Turkish Justice Minister Bekir Bozdağ said on Thursday that a referendum on a constitutional package introducing an executive presidency in Turkey is expected to be held on April 16.
Speaking during an interview with state-run TRT on Thursday, Bozdağ also responded to criticism from the main opposition Republican People’s Party (CHP), saying recent remarks by Prime Minister Binali Yıldırım grouping the CHP with terror supporters were distorted.
Underlining that the ruling Justice and Development Party (AKP) doesn’t call naysayers terrorists, Bozdağ added that the outlawed Kurdistan Workers’ Party (PKK), pro-Kurdish Peoples’ Democratic Party (HDP) and faith-based Gülen movement are in the “no camp.”
“If terror organizations are exerting efforts for a ‘no’ vote, then our citizens who are inclined to vote against [the amendments] should know who is working to that end,” he said.
Bozdağ also rejected claims by the opposition that the amendments will extend the powers of President Recep Tayyip Erdoğan and impose one-man rule in Turkey.
“The claims that the president will rule the country through statutory decrees are an exaggeration and distortion. The president will not be given the power to eradicate Parliament,” he said.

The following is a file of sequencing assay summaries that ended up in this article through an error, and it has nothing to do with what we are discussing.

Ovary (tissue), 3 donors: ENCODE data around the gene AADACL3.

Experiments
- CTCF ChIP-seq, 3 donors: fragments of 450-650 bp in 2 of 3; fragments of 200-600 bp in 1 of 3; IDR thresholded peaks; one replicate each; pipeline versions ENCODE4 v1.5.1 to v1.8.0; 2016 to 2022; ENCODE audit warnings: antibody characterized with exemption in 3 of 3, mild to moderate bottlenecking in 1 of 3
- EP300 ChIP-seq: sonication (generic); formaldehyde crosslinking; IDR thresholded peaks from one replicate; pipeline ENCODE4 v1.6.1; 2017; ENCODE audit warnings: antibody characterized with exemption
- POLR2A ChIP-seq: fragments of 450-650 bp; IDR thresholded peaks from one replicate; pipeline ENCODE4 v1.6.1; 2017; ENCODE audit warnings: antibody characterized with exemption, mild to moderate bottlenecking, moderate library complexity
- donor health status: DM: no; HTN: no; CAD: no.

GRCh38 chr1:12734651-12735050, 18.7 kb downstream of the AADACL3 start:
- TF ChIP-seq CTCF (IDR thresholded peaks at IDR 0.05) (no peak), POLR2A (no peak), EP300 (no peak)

The ruling AKP, backed by the Nationalist Movement Party (MHP), pushed through the legislation that President Erdoğan says will bring the strong leadership needed to prevent a return of the fragile coalition governments of the past.
The CHP and the HDP fear the reform will fuel authoritarianism.
The reform will enable Erdoğan to appoint and dismiss government ministers, take back the leadership of the ruling party and govern until 2029.
The plans foresee presidential and general elections in 2019, with a maximum of two five-year terms.